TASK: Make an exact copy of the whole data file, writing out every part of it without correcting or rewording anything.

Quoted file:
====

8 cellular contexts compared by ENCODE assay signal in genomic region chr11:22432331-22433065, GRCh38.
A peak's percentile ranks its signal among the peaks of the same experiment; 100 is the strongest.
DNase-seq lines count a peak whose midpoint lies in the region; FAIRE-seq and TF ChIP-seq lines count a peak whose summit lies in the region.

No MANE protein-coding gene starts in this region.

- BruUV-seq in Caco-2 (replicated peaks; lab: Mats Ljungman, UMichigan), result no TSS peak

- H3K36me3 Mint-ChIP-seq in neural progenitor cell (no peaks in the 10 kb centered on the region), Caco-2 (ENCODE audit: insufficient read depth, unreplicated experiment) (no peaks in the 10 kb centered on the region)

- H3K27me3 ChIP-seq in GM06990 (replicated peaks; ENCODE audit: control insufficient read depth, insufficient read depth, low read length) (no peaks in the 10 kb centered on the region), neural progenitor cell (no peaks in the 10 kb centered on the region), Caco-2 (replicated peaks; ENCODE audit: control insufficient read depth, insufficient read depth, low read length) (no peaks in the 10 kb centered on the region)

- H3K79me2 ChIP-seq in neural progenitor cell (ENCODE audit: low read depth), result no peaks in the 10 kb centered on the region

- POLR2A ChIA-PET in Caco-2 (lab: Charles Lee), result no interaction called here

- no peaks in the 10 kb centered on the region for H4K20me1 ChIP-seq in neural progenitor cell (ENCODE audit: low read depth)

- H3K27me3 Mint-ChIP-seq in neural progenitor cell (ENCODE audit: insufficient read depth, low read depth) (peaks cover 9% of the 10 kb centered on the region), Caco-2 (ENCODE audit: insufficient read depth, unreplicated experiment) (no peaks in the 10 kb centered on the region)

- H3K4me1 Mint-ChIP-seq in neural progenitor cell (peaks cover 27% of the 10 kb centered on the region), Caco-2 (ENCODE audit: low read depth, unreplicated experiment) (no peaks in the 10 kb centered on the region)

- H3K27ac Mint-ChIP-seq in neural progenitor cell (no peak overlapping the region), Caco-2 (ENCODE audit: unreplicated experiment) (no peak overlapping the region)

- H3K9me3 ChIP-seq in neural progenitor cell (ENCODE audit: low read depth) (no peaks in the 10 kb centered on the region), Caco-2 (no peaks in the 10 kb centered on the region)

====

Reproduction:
8 cellular contexts compared by ENCODE assay signal in genomic region chr11:22432331-22433065, GRCh38.
A peak's percentile ranks its signal among the peaks of the same experiment; 100 is the strongest.
DNase-seq lines count a peak whose midpoint lies in the region; FAIRE-seq and TF ChIP-seq lines count a peak whose summit lies in the region.

No MANE protein-coding gene starts in this region.

- BruUV-seq in Caco-2 (replicated peaks; lab: Mats Ljungman, UMichigan), result no TSS peak

- H3K36me3 Mint-ChIP-seq in neural progenitor cell (no peaks in the 10 kb centered on the region), Caco-2 (ENCODE audit: insufficient read depth, unreplicated experiment) (no peaks in the 10 kb centered on the region)

- H3K27me3 ChIP-seq in GM06990 (replicated peaks; ENCODE audit: control insufficient read depth, insufficient read depth, low read length) (no peaks in the 10 kb centered on the region), neural progenitor cell (no peaks in the 10 kb centered on the region), Caco-2 (replicated peaks; ENCODE audit: control insufficient read depth, insufficient read depth, low read length) (no peaks in the 10 kb centered on the region)

- H3K79me2 ChIP-seq in neural progenitor cell (ENCODE audit: low read depth), result no peaks in the 10 kb centered on the region

- POLR2A ChIA-PET in Caco-2 (lab: Charles Lee), result no interaction called here

- no peaks in the 10 kb centered on the region for H4K20me1 ChIP-seq in neural progenitor cell (ENCODE audit: low read depth)

- H3K27me3 Mint-ChIP-seq in neural progenitor cell (ENCODE audit: insufficient read depth, low read depth) (peaks cover 9% of the 10 kb centered on the region), Caco-2 (ENCODE audit: insufficient read depth, unreplicated experiment) (no peaks in the 10 kb centered on the region)

- H3K4me1 Mint-ChIP-seq in neural progenitor cell (peaks cover 27% of the 10 kb centered on the region), Caco-2 (ENCODE audit: low read depth, unreplicated experiment) (no peaks in the 10 kb centered on the region)

- H3K27ac Mint-ChIP-seq in neural progenitor cell (no peak overlapping the region), Caco-2 (ENCODE audit: unreplicated experiment) (no peak overlapping the region)

- H3K9me3 ChIP-seq in neural progenitor cell (ENCODE audit: low read depth) (no peaks in the 10 kb centered on the region), Caco-2 (no peaks in the 10 kb centered on the region)